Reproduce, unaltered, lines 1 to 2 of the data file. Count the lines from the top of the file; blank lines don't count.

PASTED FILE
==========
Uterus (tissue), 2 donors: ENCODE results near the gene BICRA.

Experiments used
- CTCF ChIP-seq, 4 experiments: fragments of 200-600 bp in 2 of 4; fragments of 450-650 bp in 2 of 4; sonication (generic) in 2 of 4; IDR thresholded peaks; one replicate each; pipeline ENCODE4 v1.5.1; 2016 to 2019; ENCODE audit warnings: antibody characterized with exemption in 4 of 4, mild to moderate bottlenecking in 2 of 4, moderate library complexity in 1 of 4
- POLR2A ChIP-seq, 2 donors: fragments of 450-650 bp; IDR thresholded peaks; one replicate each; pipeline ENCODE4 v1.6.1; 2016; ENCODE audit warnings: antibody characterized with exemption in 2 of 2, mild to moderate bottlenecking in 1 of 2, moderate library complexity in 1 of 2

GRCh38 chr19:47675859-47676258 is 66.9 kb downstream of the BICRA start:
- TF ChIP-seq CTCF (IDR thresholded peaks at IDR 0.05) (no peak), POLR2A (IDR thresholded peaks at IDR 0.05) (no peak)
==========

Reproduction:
Uterus (tissue), 2 donors: ENCODE results near the gene BICRA.

Experiments used